Japan Inc. post third straight period of decline in profits

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TOKYO — The aggregate net profit among Japanese corporations decreased for the third quarter in a row, Nikkei has found, indicating the lasting and far-reaching effects of the U.S.-China trade war on the business community.

The bottom line dropped 14% on the year for the April-June quarter among 1,243 listed companies that reported results by Thursday. Earnings at 56% of the businesses went south, the highest level in the post-economic crisis era.

The black ink is projected to shrink 4% for the full fiscal year, marking the second straight losing year. The main reason for the fallout is the global economic slowdown, which has impacted the automotive and machinery industries in particular.

Nissan Motor‘s profit plummeted 94% in the April-June quarter. The company’s global factory utilization rate dipped below 70% due to lagging sales. The problem was especially pronounced at plants in emerging nations that received capacity upgrades.

The profit at Nidec, the leader in precision motors, plunged by a large margin due to lackluster demand for industrial and consumer electronic motors.

Makers of machine tools and factory automation equipment received a blow from Chinese enterprises that truncated capital spending. Fanuc‘s earnings shrunk by half in the recently ended quarter, and the factory robot company downgraded its full-year outlook.

Not only is the manufacturing sector being squeezed by global economic pressures, a cloud has formed over the nonmanufacturing industry as well. Eight out of 15 nonmanufacturing sectors saw overall net profits go down. Power, telecommunications and gas were among the only industries to buck the trend.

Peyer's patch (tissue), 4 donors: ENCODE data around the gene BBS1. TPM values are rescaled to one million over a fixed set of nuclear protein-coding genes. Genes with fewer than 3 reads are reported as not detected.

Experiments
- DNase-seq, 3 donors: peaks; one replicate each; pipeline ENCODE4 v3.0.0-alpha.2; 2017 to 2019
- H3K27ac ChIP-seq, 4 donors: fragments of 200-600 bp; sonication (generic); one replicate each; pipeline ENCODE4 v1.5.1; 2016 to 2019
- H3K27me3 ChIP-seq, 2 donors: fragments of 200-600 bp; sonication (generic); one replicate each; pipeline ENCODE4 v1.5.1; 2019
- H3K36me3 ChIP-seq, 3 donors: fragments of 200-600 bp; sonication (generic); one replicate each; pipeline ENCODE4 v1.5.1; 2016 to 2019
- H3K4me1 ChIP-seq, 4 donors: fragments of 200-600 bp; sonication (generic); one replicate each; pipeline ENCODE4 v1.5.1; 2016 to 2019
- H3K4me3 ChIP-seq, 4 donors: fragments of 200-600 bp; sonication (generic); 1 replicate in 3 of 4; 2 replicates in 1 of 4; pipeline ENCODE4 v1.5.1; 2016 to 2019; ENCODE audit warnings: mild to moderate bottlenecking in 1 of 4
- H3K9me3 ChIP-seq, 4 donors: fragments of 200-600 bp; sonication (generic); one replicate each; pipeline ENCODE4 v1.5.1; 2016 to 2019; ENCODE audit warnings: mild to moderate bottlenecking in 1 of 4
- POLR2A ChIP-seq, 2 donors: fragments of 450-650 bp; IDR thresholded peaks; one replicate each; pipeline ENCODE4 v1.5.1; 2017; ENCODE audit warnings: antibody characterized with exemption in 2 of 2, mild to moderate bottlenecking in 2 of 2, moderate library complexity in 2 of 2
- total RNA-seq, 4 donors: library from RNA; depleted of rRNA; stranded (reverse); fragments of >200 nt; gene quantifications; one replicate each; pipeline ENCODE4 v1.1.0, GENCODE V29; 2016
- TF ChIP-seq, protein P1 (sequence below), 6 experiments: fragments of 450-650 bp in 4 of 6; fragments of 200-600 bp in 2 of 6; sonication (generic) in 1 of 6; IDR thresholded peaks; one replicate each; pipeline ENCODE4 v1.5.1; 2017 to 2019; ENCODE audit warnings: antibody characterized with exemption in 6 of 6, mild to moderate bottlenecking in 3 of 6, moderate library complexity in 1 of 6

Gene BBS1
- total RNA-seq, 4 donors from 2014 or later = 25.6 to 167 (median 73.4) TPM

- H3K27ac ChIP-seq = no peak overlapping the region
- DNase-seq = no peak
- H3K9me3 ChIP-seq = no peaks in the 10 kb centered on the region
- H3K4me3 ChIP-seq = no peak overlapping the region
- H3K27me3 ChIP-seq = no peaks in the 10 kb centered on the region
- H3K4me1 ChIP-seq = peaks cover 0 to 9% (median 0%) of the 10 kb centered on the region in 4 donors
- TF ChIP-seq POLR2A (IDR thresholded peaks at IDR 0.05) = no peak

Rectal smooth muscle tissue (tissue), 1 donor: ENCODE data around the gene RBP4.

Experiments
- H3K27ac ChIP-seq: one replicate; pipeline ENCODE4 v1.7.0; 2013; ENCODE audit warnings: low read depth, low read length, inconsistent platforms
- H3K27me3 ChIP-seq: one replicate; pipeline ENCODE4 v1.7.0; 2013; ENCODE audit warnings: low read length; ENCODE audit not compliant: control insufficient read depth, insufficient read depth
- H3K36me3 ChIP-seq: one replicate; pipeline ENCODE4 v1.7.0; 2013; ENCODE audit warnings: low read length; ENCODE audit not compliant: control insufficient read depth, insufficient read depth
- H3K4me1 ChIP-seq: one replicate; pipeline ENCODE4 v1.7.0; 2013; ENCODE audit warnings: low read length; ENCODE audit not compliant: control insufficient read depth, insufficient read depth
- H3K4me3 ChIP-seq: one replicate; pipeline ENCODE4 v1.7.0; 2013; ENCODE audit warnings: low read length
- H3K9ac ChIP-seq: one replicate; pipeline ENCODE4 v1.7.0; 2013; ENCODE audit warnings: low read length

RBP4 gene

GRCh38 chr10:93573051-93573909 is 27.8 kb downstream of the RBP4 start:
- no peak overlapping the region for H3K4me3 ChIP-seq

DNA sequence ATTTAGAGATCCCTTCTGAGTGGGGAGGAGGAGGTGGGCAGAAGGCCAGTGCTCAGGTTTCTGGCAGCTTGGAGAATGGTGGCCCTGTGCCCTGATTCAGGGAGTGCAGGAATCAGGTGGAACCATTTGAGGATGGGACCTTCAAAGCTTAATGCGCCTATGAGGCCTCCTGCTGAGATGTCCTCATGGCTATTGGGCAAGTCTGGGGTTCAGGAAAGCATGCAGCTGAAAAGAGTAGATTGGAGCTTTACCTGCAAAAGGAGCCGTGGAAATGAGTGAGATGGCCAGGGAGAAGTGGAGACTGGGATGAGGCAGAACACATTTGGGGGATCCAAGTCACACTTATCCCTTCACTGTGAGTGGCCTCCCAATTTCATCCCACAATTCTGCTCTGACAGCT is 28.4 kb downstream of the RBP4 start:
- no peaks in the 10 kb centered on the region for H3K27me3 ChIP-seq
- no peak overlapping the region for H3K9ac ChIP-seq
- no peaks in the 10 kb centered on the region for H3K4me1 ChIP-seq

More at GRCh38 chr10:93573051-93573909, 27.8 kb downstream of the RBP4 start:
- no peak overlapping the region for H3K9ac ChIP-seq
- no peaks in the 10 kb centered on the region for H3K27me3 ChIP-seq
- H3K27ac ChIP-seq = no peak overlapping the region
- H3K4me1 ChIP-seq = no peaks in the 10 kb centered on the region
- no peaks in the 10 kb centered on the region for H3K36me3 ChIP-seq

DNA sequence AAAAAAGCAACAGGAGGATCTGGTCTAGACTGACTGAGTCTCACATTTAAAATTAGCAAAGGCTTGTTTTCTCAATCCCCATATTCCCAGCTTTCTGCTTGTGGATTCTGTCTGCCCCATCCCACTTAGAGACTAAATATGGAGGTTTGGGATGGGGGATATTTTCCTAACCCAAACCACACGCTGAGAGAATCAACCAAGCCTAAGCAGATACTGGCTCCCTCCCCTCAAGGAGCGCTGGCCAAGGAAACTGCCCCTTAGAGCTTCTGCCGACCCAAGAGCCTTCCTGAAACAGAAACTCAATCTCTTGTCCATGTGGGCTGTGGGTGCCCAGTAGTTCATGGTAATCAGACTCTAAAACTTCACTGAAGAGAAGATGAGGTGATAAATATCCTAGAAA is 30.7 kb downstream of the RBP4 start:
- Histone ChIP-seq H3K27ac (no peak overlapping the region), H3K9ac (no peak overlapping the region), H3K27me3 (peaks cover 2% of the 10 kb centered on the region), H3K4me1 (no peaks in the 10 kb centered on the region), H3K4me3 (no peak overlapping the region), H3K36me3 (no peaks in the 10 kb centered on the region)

Undermining finances among nonmanufacturers are rising labor and material costs. SG Holdings, the parent of the courier company Sagawa Express, experienced a large jump in expenses tied to both internal labor and outside contractors.

Industry leader Yamato Holdings was also crushed by growing labor costs in the April-June quarter. Nissin Foods Holdings was weighed down by raw material costs and the expense of delivering freight to stores.

On the other hand, members of the pharmaceutical industry, such as Daiichi Sankyo, did well in the last quarter since they were less exposed to the trade war. The Nomura Research Institute reported a large bump in earnings thanks to its IT systems development business.

For this fiscal year, the overall net profit margin is forecast to drop to 4.65%, a level not seen since fiscal 2016 due to rising revenue and lower income. What will make or break the full-year performance will be the exchange rate.

Listed companies foresee a rate averaging about 109 yen per dollar, which is considerably weaker than the current figure of about 106 yen. For 300 companies with large market values, the pretax profit would go down by 1.44% this fiscal year if the Japanese currency appreciates 4 yen from 109, Nomura Securities estimates.

Nikkei’s study looked at nonfinancial, non-startup companies that close their books in March. The corporations reviewed represent about 90% of the businesses in that class based on market capitalization.

Although companies tend to be conservative with their early projections, the rate of progress in hitting the target is lagging. For the first quarter ended June, net profit on average was 24.6% toward achieving the yearlong forecast. The progression stood 7 points higher at the same point last year, indicating the risk of downward revisions.

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